6. Nearly five hundred feet from the house.
7. Luke Johnson gave further description of the mobbing: “While Joseph was yet at my father’s, a mob of forty or fifty came to his house, a few entered his room in the middle of the night, and Carnot Mason dragged Joseph out of bed by the hair of his head; he was then seized by as many as could get hold of him, and taken about forty rods from the house, stretched on a board, and tantalized in the most insulting and brutal manner; they tore off the few night clothes that he had on, for the purpose of emasculating him, and had Dr. Dennison there to perform the operation; but when the Dr. saw the Prophet stripped and stretched on the plank, his heart failed him, and he refused to operate” (in Papers of Joseph Smith, p. 377).
8. They were now nearly a thousand feet from the house. Sixty rods is 990 feet.
9. When the glass vial was broken in Joseph’s mouth, one of his front teeth was also broken, either a large piece of it or the whole. From Benjamin Johnson we learn the following: “The Prophet’s lost tooth, to which I alluded was, as generally understood, broken out by the mob at Hiram while trying to pry open his mouth to strangle him with acid, which from that time, until the tooth was replaced by a dentist neighbor, a year or so previous to his death, there [was] a whistle-like sound to accompany all his public speaking” (Benjamin Johnson, Letter to George S. Gibbs, 1903, Church Archives, cited in E. Dale LeBaron, “Benjamin Franklin Johnson: Colonizer, Public Servant, and Church Leader” [master’s thesis, Brigham Young University, 1967], pp. 343-44). Luke Johnson reported concerning the vial: “And in attempting to force open his jaws, they broke one of his front teeth, to pour a vial of some obnoxious drug into his mouth. The mob became divided, and did not succeed; but poured tar over him and then stuck feathers in it and left him, and went to an old brick yard to wash themselves and bury their filthy clothes.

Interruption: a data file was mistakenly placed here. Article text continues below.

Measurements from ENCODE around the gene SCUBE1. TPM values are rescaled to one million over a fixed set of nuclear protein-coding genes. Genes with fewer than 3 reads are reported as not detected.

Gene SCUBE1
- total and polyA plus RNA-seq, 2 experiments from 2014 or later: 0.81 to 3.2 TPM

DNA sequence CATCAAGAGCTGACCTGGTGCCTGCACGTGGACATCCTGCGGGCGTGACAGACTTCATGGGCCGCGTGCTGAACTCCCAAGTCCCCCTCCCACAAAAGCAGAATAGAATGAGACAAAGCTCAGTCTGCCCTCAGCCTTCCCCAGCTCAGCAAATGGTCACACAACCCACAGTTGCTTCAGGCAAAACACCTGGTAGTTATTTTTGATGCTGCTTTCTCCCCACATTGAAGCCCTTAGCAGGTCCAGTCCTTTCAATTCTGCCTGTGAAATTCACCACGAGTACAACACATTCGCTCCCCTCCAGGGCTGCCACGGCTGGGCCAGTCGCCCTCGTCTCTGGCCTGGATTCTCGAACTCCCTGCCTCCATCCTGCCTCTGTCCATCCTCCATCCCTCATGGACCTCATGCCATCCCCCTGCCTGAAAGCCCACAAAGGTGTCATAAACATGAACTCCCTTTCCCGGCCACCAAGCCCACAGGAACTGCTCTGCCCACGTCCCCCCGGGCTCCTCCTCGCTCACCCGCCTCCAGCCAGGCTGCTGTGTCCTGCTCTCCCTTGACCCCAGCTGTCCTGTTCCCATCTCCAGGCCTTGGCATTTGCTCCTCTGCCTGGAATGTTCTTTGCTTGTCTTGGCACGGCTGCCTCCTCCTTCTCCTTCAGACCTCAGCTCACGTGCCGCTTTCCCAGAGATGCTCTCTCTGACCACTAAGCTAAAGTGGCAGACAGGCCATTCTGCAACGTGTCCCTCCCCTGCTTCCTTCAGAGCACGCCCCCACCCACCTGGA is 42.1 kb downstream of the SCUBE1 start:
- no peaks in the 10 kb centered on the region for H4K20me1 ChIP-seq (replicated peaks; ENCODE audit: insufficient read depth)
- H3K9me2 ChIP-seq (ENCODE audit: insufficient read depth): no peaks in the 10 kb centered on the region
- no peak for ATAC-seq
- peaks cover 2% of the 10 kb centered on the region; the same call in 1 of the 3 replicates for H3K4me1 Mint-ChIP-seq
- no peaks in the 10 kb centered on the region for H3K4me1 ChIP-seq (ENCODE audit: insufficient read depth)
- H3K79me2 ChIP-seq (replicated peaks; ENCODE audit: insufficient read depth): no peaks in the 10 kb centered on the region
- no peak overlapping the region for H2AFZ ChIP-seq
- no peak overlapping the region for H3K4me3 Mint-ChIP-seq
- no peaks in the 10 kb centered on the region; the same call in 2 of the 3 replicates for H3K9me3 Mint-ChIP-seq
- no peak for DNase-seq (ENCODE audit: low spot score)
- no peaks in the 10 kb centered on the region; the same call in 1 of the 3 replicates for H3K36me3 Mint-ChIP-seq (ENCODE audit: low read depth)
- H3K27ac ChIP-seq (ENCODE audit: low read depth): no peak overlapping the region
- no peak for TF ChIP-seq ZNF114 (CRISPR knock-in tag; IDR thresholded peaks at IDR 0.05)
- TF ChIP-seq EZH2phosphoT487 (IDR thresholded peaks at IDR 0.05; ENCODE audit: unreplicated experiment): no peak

At this place a vial was dropped, the contents of which ran out and killed the grass.” (In Papers, p. 377.)
10. John Johnson was nearly fifty-four years old when he chased after the mob with the club.
11. The blow broke Father Johnson’s collar bone, according to a statement by Luke Johnson, his son. “He was taken back to the house, and hands laid upon him by David Whitmer, and immediately healed.” (In Papers, p. 377.)
12. This was little Joseph Murdock Smith, who died from exposure on Friday, March 30, 1832, age eleven months. The History of the Church reports his death as March 29, 1832; however, that date was a Thursday. Many consider this little babe the first martyr of this dispensation.